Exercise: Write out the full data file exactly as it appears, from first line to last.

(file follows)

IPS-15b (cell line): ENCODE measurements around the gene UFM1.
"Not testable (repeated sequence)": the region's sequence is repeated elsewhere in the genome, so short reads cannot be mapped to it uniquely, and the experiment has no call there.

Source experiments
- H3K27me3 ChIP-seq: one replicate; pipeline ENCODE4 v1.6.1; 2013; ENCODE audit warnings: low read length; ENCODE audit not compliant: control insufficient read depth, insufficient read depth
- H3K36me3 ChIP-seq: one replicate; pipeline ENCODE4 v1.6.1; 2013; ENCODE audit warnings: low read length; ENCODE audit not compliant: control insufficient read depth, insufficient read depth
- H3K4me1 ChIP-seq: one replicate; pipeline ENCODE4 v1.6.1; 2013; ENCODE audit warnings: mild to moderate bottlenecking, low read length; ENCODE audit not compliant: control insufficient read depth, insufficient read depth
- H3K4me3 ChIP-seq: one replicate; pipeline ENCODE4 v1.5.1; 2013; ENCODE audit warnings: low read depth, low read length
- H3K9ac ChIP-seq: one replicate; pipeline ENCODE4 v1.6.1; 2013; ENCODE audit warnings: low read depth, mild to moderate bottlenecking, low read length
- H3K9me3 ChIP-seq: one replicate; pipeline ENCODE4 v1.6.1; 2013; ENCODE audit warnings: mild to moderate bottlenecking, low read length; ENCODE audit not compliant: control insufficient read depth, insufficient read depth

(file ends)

IPS-15b (cell line): ENCODE measurements around the gene UFM1.
"Not testable (repeated sequence)": the region's sequence is repeated elsewhere in the genome, so short reads cannot be mapped to it uniquely, and the experiment has no call there.

Source experiments
- H3K27me3 ChIP-seq: one replicate; pipeline ENCODE4 v1.6.1; 2013; ENCODE audit warnings: low read length; ENCODE audit not compliant: control insufficient read depth, insufficient read depth
- H3K36me3 ChIP-seq: one replicate; pipeline ENCODE4 v1.6.1; 2013; ENCODE audit warnings: low read length; ENCODE audit not compliant: control insufficient read depth, insufficient read depth
- H3K4me1 ChIP-seq: one replicate; pipeline ENCODE4 v1.6.1; 2013; ENCODE audit warnings: mild to moderate bottlenecking, low read length; ENCODE audit not compliant: control insufficient read depth, insufficient read depth
- H3K4me3 ChIP-seq: one replicate; pipeline ENCODE4 v1.5.1; 2013; ENCODE audit warnings: low read depth, low read length
- H3K9ac ChIP-seq: one replicate; pipeline ENCODE4 v1.6.1; 2013; ENCODE audit warnings: low read depth, mild to moderate bottlenecking, low read length
- H3K9me3 ChIP-seq: one replicate; pipeline ENCODE4 v1.6.1; 2013; ENCODE audit warnings: mild to moderate bottlenecking, low read length; ENCODE audit not compliant: control insufficient read depth, insufficient read depth